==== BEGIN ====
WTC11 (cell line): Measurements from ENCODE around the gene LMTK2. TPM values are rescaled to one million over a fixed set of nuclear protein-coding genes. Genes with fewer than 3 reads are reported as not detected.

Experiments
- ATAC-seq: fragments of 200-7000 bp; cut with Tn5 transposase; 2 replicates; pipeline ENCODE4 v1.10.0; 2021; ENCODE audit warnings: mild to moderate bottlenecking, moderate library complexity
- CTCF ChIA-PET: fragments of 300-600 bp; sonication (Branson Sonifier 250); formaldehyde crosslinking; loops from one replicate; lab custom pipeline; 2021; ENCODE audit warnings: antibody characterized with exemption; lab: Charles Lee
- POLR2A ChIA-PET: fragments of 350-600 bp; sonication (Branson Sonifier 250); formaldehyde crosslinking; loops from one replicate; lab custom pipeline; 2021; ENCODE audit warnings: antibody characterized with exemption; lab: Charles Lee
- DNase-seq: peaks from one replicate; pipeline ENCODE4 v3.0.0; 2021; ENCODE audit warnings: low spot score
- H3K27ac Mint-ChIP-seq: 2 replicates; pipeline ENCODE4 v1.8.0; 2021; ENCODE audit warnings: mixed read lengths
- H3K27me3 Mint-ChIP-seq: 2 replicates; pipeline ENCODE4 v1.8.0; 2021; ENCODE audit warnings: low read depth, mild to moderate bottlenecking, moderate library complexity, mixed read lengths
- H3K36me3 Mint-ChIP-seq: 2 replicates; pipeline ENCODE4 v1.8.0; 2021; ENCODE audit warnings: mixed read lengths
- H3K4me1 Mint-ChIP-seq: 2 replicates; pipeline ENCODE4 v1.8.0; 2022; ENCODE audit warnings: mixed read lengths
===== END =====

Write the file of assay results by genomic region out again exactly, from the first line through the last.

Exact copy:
WTC11 (cell line): Measurements from ENCODE around the gene LMTK2. TPM values are rescaled to one million over a fixed set of nuclear protein-coding genes. Genes with fewer than 3 reads are reported as not detected.

Experiments
- ATAC-seq: fragments of 200-7000 bp; cut with Tn5 transposase; 2 replicates; pipeline ENCODE4 v1.10.0; 2021; ENCODE audit warnings: mild to moderate bottlenecking, moderate library complexity
- CTCF ChIA-PET: fragments of 300-600 bp; sonication (Branson Sonifier 250); formaldehyde crosslinking; loops from one replicate; lab custom pipeline; 2021; ENCODE audit warnings: antibody characterized with exemption; lab: Charles Lee
- POLR2A ChIA-PET: fragments of 350-600 bp; sonication (Branson Sonifier 250); formaldehyde crosslinking; loops from one replicate; lab custom pipeline; 2021; ENCODE audit warnings: antibody characterized with exemption; lab: Charles Lee
- DNase-seq: peaks from one replicate; pipeline ENCODE4 v3.0.0; 2021; ENCODE audit warnings: low spot score
- H3K27ac Mint-ChIP-seq: 2 replicates; pipeline ENCODE4 v1.8.0; 2021; ENCODE audit warnings: mixed read lengths
- H3K27me3 Mint-ChIP-seq: 2 replicates; pipeline ENCODE4 v1.8.0; 2021; ENCODE audit warnings: low read depth, mild to moderate bottlenecking, moderate library complexity, mixed read lengths
- H3K36me3 Mint-ChIP-seq: 2 replicates; pipeline ENCODE4 v1.8.0; 2021; ENCODE audit warnings: mixed read lengths
- H3K4me1 Mint-ChIP-seq: 2 replicates; pipeline ENCODE4 v1.8.0; 2022; ENCODE audit warnings: mixed read lengths